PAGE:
I certainly heard it more when I was a full-time wine guy on the floor in restaurants, but it’s a question I field on occasion nowadays as well, whether leading a seminar, recommending a bottle for someone, or it’s even been lobbed over Twitter and on Facebook.
“Why is British Columbian wine so expensive?”
Before responding to this, I should mention that much of this post relates to Ontario wine and Nova Scotian wine too – however my experience with the British Columbian wine industry, and having gained more of an intimate knowledge of its workings from my experience doing occasional contract work with the B.C. Wine Institute presenting trade education seminars, make it more appropriate for me to focus my specific comments directly on the wine of my home province, whereas it may also apply to those other places in a broader sense.
So, back to the question, which is usually bolstered with comments that you can find a decent bottle of French, Spanish or Chilean wine for just under 10 bucks, yet to get anything good from B.C. – you have to spend $15-17 at the very least, with most of the dependable quality wine coming in anywhere above $18 and (sometimes much) higher.
Now, one of the common theories involves supply and demand, and an assumption that there are wineries out there who have basically decided on a price for their wine out of greed, picking a crazy-high number out of the air because that’s where they want to see their wine in the market, a luxury brand with a tag of $50-plus, regardless of quality or efforts that go into the bottle. I’m not gonna lie, nor am I going to be an apologist – it can and does happen on occasion, but by no means is this unique to British Columbia. One only has to look down to California or over to France to see artificially-inflated wine prices.
I do believe those examples are few and far between, and you can usually separate the wheat from the chaff (Is this $50 wine really worth $50?) by those who have received consistent critical acclaim. The vast majority of wine critics, writers and sommeliers don’t praise or endorse wines in a specific price tier, from cheap and cheerful to the luxury level, unless they believe they’re worth what you have to fork out for ‘em. Value can indeed come at any price. Generally, great wines in the higher tiers are priced as such due to intricate and high-craft farming techniques, low yields in favour of better quality fruit, plus all of those not-cheap techniques being employed in the winery: plenty of labour costs to be able to do labour-heavy things (double hand-sorting of fruit, etc.). Plus necessary tools like ridiculously expensive oak barrels and other equipment.
You see, in places like Chile, California and Spain, you’re way more likely to find high-output, industrial-level (Dare I say factory-style?) production around, wineries churning out millions upon millions of cases. A lot can be made and your costs cut when you can build your profits on volume. Here in British Columbia, we’re tiny – about two and a half million cases made last year. That’s pretty much the same annual volume of Kendall-Jackson Chardonnay coming out of California. Now, by no means am I saying that this industrial-level production is necessarily a bad thing; there are plenty of good examples of wines that are produced in the multi-millions, your Cono Sur Pinot Noirs, your Torres product out of Spain, etc. It’s just that we simply don’t operate on that ‘factory’ level, things are (mostly) much more of a hand-crafted style here with the use of premium fruit. Really, when’s the last time you saw a machine harvester in the Okanagan? Since we don’t really operate on that industrial level, we can’t compete in it.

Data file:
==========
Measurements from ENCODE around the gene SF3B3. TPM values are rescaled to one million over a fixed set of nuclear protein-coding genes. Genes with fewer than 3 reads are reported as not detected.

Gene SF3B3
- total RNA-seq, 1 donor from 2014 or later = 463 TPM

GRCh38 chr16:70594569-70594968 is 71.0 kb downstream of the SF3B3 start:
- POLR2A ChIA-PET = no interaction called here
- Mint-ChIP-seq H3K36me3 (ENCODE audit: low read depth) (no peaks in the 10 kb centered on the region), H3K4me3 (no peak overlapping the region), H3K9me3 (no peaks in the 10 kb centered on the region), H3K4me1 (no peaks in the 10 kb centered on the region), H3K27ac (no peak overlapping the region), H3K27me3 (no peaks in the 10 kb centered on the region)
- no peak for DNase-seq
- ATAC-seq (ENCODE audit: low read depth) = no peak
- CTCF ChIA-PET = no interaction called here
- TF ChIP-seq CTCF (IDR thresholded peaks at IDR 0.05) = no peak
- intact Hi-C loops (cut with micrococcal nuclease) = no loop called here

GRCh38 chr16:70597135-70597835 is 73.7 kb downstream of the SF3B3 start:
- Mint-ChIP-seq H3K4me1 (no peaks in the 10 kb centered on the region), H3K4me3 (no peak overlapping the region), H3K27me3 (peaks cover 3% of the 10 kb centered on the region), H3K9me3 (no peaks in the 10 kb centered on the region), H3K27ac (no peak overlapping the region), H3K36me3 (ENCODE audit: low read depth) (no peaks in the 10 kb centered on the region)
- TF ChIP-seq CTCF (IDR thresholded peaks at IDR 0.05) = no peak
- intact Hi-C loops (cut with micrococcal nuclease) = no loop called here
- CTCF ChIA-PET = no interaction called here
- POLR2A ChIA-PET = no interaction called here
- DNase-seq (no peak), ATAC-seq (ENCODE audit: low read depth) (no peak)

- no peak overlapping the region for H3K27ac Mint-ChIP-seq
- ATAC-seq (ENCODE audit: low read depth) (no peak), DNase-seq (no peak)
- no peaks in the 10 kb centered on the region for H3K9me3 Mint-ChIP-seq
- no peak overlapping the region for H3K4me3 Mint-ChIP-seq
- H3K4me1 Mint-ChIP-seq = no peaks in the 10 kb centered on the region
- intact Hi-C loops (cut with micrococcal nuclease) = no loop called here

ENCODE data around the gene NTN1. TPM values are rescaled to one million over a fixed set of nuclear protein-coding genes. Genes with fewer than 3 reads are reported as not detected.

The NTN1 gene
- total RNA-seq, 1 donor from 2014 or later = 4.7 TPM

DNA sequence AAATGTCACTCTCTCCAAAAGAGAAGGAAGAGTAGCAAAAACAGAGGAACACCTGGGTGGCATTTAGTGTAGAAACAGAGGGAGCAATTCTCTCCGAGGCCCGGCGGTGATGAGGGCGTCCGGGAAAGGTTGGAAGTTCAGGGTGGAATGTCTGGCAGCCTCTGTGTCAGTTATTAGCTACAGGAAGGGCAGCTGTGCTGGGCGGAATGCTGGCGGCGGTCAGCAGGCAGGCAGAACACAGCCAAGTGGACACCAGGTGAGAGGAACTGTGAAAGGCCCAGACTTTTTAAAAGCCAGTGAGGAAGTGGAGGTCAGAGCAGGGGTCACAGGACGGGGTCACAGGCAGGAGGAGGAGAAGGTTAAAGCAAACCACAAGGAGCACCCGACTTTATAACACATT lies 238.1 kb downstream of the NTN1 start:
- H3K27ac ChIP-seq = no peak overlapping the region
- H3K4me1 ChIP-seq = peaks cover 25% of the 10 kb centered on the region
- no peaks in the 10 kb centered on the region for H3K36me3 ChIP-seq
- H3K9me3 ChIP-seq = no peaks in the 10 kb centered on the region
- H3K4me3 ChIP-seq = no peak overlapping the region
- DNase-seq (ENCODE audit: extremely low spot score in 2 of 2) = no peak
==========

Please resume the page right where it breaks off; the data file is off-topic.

That hand-crafted style also takes a lot of labour, which is quite expensive around these parts – compared with what much of California pays, or Spain, etc. We also don’t enjoy the benefit of chateaus, properties or vineyards that have been passed down through generations. Being such a young region, there are also plenty of start-up costs that have to be compensated through a balance of profit and loss; leasing new land, building new wineries and purchasing new equipment saddle winery owners with a lot of long-term debt.
So we can’t, and shouldn’t, compare apples and oranges – but we can compare apples and apples. Where I’ve found we compete best in the global market is in the $18-35 market (of similarly priced wines accessible here). I’ve done many blind tastings with sommeliers and retailers, dozens, where we’ll compare, say, a $30 B.C. Chardonnay with a $30 Burgundian Chardonnay and the same from Oregon or Northern California. Time after time, the value of the B.C. wine is shown to be right on par with its global brethren, if not a perception of better value on occasion. If you think of many other commodities, cars, clothing, and anything at the grocery store, there’s a cheaper, (sometimes no-name) mass-market tier, and then a pricier tier where the trade-off is you get a higher-quality product.
Perhaps one day our vineyard acreage and winery volume will rise to a point where British Columbia will be in a position to compete on that lower tier, and you can run out with 10 bucks in your pocket and get a decent-quality local wine. I’m glad though, that in the meantime we’re recognized locally for quality even though it comes at a few more bucks, and enjoy the good fortune of a burgeoning international reputation via constant accolades from Decanter magazine, Jancis Robinson et al, as a niche, almost boutique, region making quality respected wines.
Kurtis Kolt is a Vancouver-based wine consultant, writer, competition judge and enthusiast. Track him down at KurtisKolt.com, or on Twitter and Instagram @KurtisKolt.